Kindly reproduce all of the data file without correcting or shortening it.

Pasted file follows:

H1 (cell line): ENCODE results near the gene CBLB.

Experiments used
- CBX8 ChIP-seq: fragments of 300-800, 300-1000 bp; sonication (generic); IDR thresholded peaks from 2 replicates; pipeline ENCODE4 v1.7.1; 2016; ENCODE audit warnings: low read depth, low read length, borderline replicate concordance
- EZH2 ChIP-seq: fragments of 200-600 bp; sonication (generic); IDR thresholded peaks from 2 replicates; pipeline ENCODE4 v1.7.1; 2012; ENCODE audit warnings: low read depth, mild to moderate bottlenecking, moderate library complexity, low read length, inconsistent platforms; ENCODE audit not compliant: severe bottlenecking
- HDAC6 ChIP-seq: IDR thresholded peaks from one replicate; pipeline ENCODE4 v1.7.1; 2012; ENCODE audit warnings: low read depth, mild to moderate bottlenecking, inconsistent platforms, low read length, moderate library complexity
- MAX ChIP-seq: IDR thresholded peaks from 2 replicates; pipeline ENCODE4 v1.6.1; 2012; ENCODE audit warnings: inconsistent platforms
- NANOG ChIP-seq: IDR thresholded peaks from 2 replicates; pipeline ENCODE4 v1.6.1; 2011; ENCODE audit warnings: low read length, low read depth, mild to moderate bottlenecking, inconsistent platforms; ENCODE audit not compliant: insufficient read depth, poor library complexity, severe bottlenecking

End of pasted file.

H1 (cell line): ENCODE results near the gene CBLB.

Experiments used
- CBX8 ChIP-seq: fragments of 300-800, 300-1000 bp; sonication (generic); IDR thresholded peaks from 2 replicates; pipeline ENCODE4 v1.7.1; 2016; ENCODE audit warnings: low read depth, low read length, borderline replicate concordance
- EZH2 ChIP-seq: fragments of 200-600 bp; sonication (generic); IDR thresholded peaks from 2 replicates; pipeline ENCODE4 v1.7.1; 2012; ENCODE audit warnings: low read depth, mild to moderate bottlenecking, moderate library complexity, low read length, inconsistent platforms; ENCODE audit not compliant: severe bottlenecking
- HDAC6 ChIP-seq: IDR thresholded peaks from one replicate; pipeline ENCODE4 v1.7.1; 2012; ENCODE audit warnings: low read depth, mild to moderate bottlenecking, inconsistent platforms, low read length, moderate library complexity
- MAX ChIP-seq: IDR thresholded peaks from 2 replicates; pipeline ENCODE4 v1.6.1; 2012; ENCODE audit warnings: inconsistent platforms
- NANOG ChIP-seq: IDR thresholded peaks from 2 replicates; pipeline ENCODE4 v1.6.1; 2011; ENCODE audit warnings: low read length, low read depth, mild to moderate bottlenecking, inconsistent platforms; ENCODE audit not compliant: insufficient read depth, poor library complexity, severe bottlenecking